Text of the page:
Frog - Training Wheels for the Mobile Web

Only about 15% of US mobile owners actively use the mobile web. The most common reasons given for not using it are that it's too hard to use and that it's hard to find mobile web sites worth visiting.

 GetFrog Home PageStartup, is trying to fix both the usability and discovery issues. Clearly aimed at users who are new to the mobile web, Frog is a personal mobile home page that features extremely simple navigation. The front page, which is practically the only page, is a 3 x 3 icon grid - familiar to mobile users as it's the internal menu layout on most phones. Each icon is a link to a mobile site.

The first five icons on the Frog home page can't be changed by the user and point to MSN Weather, Google, Travelocity, Restaurant Row and Fandango (review). The other four icons are user customizable by choosing from a list of 51 sites which includes many, but not all of the mobile heavyweights including Yahoo, CNN, ESPN, Amazon and Ebay. The sites available on Frog are of consistently high quality, and everything is free (unless you decide to buy something on eBay or Amazon). One of the more interesting links that can be added is one simply called TV which leads to a page of nine icons each pointing a different streaming video. The videos are all in Windows Media format and are from ESPN, MSNBC, The Weather Channel and other well known sources.

The only other page is a settings page where the four configurable slots can be changed along with the background color of the large Frog logo that dominates the left half of the home page.

While I doubt that many of my regular readers will flock to Frog, I'm hopping the site will attract new users to the mobile web. Nine sites might seem limiting but is probably about right for giving new users the essentials, a place where they can check the headlines and weather, find a restaurant or get movie showtimes

Frog, at least initially, only officially supports QWERTY Palm and Windows Mobile devices with screens either 240 or 320px wide. When you register either on the PC website or with your phone you have choose one of the 28 supported devices. After registering you get an email with your own personal (long fuggly) GetFrog url. If you signup on your phone you are registered instantly and told to bookmark the page but Frog still asks for an email address. The email is not used that I can see - why require it?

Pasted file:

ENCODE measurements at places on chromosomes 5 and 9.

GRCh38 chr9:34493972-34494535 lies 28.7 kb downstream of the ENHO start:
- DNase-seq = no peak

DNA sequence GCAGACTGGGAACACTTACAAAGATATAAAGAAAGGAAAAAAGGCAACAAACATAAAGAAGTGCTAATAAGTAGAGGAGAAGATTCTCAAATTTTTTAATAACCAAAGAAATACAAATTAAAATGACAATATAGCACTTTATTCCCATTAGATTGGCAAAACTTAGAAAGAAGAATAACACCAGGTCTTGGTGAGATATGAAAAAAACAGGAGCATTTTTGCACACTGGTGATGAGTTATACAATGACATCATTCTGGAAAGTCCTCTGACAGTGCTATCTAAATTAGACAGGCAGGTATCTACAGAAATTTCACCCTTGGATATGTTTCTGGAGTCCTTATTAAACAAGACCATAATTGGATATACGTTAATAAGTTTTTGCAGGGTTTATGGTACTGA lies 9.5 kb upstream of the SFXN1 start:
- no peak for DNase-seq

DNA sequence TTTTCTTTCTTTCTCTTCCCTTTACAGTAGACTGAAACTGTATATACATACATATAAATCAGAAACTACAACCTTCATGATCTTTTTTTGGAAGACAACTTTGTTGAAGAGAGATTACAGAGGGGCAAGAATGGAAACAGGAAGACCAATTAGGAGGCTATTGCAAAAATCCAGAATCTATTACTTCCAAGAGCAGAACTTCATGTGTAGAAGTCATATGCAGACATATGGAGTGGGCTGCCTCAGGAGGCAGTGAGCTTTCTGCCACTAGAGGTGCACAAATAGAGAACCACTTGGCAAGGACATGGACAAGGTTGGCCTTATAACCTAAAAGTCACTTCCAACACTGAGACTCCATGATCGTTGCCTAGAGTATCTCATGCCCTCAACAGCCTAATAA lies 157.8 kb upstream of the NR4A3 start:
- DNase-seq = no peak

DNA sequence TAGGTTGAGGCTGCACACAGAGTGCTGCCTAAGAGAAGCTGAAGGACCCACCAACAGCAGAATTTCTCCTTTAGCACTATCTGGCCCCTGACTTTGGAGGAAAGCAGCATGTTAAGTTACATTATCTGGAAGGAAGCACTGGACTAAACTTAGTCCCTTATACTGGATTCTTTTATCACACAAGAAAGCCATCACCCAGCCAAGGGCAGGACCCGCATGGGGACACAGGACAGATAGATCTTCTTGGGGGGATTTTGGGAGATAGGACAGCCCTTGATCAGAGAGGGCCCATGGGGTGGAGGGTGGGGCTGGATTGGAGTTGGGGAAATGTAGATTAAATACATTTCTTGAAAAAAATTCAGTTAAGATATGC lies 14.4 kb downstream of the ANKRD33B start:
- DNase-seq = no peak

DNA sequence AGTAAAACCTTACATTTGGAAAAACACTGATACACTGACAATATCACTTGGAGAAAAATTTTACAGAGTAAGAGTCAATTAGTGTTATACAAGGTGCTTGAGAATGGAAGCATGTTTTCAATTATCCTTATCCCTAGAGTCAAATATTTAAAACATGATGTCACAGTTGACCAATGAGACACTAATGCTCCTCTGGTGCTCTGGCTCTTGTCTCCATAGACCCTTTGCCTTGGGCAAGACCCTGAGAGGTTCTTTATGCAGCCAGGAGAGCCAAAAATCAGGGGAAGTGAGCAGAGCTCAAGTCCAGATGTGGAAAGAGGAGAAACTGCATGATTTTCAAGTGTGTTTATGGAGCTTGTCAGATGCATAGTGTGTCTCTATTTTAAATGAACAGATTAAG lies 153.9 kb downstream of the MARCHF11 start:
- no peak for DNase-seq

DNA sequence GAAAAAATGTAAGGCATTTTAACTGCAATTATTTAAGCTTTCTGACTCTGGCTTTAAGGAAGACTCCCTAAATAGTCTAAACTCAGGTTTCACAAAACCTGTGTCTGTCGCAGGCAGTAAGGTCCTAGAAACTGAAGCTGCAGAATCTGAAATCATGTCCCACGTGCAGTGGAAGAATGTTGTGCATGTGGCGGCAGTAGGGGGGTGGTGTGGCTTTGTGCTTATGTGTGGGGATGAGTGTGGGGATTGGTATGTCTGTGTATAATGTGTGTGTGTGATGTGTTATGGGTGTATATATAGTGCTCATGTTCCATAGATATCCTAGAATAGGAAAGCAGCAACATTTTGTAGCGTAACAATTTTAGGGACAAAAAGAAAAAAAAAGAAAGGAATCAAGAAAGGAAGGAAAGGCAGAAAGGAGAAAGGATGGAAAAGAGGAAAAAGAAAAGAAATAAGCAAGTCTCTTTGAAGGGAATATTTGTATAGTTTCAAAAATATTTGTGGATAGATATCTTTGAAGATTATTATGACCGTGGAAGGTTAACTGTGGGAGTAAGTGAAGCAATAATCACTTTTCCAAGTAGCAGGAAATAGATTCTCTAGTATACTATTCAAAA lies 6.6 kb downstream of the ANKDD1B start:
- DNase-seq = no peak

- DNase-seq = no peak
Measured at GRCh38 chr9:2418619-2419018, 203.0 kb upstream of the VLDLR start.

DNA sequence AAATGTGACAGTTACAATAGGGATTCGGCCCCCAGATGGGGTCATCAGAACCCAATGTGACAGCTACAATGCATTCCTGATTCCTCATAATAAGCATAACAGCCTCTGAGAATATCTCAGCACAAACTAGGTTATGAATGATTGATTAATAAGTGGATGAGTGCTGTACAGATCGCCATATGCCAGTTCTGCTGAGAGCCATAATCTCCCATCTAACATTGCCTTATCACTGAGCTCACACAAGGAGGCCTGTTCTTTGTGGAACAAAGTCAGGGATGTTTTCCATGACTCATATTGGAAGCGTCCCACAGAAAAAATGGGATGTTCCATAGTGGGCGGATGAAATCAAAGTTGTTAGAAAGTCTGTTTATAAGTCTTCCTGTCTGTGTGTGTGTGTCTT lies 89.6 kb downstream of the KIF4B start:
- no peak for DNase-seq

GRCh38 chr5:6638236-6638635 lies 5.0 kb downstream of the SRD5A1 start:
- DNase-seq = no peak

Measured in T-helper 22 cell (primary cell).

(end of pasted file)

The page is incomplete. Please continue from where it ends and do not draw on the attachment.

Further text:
In reality, GetFrog should work on any phone although the site's table based layout will only render properly on devices with a screen at least 240px wide. There's also a bit of (unnecessary) Javascript on the settings page. But you can get around that by changing your settings with a PC.

The same 3x3 icon grid works very well on phones with a numeric keypad by using numeric hot-keys (accesskeys) for each link. In fact, Vodafone used such a design for their first Vodafone Live! homepage back in 2002. However, it takes a good browser adaption engine to get the grid menu to work across a wide variety of devices with different screen resolutions and rendering quirks.

Can a bog simple mobile portal like Frog drive wider mobile web adoption? Limiting choices to some of the best current web sites in an easy to use, no decisions format pretty much guarantees that the inexperienced user will have a satisfying experience the first time.

The real challenge is going to be getting the target users to try Frog. I initially though it strange to launch a site for neophyte mobile web users and then limit it to high end smartphones popular mostly with advanced users. But I think I can see the logic behind it. The biggest hurdle for an off portal site designed for first time users is getting them to launch the site on their phone. Windows Mobile and Palm smartphones are good mobile email devices and many, maybe most, users buy them for their email capabilites. Following links in emails on these phones is as easy as it is on the desktop. With mainstream phones you generally have to send links by SMS which has a lot more issues ranging from user fear of premium SMS scams to the fact that many phones make it hard or even impossible to follow links in text messages. Email centric smartphones may actually be the best platform for something like Frog to get some initial traction.

I'm not sure what Frog's business model is. The site is currently free and ad-free. I suspect the idea is to build traffic and then introduce ads and premium services.

Frog: cHtml

Features: **** Usability: ****

Via: The Boy Genius Report

2 thoughts on “Frog - Training Wheels for the Mobile Web

  1. FROG has gone through many updates including the ability to customize 8 out of the 9 links, a new category based 'Jump' feature, and some other items that definitely make FROG worth a look.
  2. Pingback: Prime Advertising & Design Blog » Monday Link Menu: Blogs for 6.4.07

Leave a Reply

Your email address will not be published. Required fields are marked *